Covid-19 vaccine must top budget priorities

Sunday January 24 2021
world001 pix

This file illustration picture taken in Paris on November 23, 2020 shows a syringe and a bottle reading "Covid-19 Vaccine" next to AstraZeneca company and University of Oxford logos. PHOTO/AFP

By Editor

The virus is surging. We are at 317 dead. Ugandans are dying and getting infected each day. Some hospitals are now full and the few health workers are strained. Some self-isolated at home, treating themselves with local herbs and all sorts of concoctions. They are on their own.

The cumulative confirmed Covid-19 cases stood at 38,935 on Friday. But the numbers could even be higher on account of non-adherence to SOPs in just concluded presidential campaigns. The internet shutdown last week also affected testing and relaying of results in some ways.

Regrettably, Ministry of Health officials and other stakeholders have not taken Covid-19 vaccines seriously. In December, they acknowledged urgent need to access the Covid-19 vaccine for the people of Uganda, not only as a mitigating strategy against severe disease and deaths but also a public health measure to enable a safe return to normalcy.

The government has since promised to import some vaccines into the country by May or June. They also indicated that access of the vaccine will be done in an equitable manner starting with the most vulnerable and those at more risk. But they have not given any evidence on the planned procurement of the vaccines. There are no updates.

Other African countries like Egypt have already imported Covid-19 vaccines for their citizens. South Africa has finalised plans to import 1.5 million doses of the AstraZeneca vaccine to inoculate the country’s health workers. The first one million doses will be delivered later this month from the Serum Institute of India, followed by an additional 500,000 doses in next month.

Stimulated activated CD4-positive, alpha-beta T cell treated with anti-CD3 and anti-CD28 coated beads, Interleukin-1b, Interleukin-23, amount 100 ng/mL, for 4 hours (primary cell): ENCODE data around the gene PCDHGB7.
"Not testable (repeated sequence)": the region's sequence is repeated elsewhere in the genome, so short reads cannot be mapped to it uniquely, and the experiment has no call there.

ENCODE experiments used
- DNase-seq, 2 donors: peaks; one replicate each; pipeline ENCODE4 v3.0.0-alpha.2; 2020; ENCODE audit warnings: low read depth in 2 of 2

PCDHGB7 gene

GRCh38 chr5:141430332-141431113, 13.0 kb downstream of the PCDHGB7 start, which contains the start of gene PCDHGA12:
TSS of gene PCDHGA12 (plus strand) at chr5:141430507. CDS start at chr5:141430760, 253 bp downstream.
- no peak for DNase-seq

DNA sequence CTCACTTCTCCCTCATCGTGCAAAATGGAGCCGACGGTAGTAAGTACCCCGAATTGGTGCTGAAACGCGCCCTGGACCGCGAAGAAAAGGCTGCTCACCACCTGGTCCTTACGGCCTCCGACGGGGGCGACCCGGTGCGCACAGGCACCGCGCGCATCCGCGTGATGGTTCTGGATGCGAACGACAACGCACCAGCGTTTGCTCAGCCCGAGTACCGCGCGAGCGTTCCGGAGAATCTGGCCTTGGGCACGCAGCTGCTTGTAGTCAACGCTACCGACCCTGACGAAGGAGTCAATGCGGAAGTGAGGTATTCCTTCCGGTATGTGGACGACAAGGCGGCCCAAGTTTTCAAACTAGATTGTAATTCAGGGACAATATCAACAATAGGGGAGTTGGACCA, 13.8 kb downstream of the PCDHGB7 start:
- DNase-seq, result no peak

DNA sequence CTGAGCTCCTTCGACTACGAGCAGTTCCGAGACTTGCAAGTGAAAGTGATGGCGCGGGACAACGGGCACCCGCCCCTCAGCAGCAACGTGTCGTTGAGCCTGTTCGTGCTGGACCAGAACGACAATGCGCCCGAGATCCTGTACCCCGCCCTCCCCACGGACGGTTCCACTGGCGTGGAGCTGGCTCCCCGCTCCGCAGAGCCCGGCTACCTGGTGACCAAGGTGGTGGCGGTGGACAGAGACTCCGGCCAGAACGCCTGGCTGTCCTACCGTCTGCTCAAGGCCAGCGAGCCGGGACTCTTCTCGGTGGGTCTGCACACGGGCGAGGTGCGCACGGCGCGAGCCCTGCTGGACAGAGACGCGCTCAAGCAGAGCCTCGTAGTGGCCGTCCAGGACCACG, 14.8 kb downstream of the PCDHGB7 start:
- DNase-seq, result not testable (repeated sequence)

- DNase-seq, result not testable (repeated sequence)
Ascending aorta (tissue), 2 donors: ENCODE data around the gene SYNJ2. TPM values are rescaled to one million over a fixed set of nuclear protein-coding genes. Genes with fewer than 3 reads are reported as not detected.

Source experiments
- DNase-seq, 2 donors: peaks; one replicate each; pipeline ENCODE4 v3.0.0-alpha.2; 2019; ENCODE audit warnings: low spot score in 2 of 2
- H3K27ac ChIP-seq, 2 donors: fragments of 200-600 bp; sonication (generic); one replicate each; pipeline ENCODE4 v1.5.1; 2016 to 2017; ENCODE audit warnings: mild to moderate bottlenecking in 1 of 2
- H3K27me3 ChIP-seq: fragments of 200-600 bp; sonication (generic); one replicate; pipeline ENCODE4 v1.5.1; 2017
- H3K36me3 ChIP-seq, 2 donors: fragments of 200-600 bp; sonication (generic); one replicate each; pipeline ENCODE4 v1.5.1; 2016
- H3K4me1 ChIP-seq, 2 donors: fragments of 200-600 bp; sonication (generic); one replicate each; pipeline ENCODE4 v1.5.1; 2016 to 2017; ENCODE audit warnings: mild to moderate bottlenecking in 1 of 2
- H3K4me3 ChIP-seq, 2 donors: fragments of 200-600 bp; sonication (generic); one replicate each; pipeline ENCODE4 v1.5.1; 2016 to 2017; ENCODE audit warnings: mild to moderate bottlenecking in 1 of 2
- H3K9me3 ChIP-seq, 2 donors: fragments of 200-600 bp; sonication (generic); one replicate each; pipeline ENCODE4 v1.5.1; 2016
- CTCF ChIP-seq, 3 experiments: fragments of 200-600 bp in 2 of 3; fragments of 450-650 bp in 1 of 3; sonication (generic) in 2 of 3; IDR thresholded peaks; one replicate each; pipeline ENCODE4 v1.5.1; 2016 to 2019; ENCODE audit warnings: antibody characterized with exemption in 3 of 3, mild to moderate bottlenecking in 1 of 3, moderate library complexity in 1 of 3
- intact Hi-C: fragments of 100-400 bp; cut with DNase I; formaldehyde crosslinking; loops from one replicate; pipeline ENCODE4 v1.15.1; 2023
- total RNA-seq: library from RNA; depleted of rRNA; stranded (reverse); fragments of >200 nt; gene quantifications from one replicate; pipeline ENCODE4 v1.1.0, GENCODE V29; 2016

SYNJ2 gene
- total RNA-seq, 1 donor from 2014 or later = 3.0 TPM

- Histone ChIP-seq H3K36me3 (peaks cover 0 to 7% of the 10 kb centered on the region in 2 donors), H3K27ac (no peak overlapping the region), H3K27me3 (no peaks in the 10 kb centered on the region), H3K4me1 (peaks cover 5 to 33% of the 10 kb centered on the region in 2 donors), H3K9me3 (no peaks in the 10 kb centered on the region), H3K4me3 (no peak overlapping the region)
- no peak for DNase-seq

There are reports that Ministry of Health applied for nine million dozes of AstraZeneca Covid-19 vaccine through humanitarian Global Alliance for Vaccines and Immunisation to cover 20 per cent of the population. There is also another promise to import more doses to cover up to 60 per cent of the population but the details were not disclosed. It’s also not clear whether the money is in the budget or not.

Our view is that lip service in the fight against Covid-19 must stop. Ugandans need vaccines before schools open for all classes. Our country has reached a critical stage in the battle against Covid-19. It’s suspected that the number of people dying on a daily basis is far more than those that are being officially recorded.


There even more unknown Covid-19 deaths happening in the community before reaching the health centres. Ministry of Health officials should account for every penny received and presented a supplementary budget for Covid-19 vaccines. They must present evidence for the procurement of Covid-19 vaccines, the number of doses and the budget details. Our view is that Parliament should not pass the 2021/2022 Budget without money for vaccines.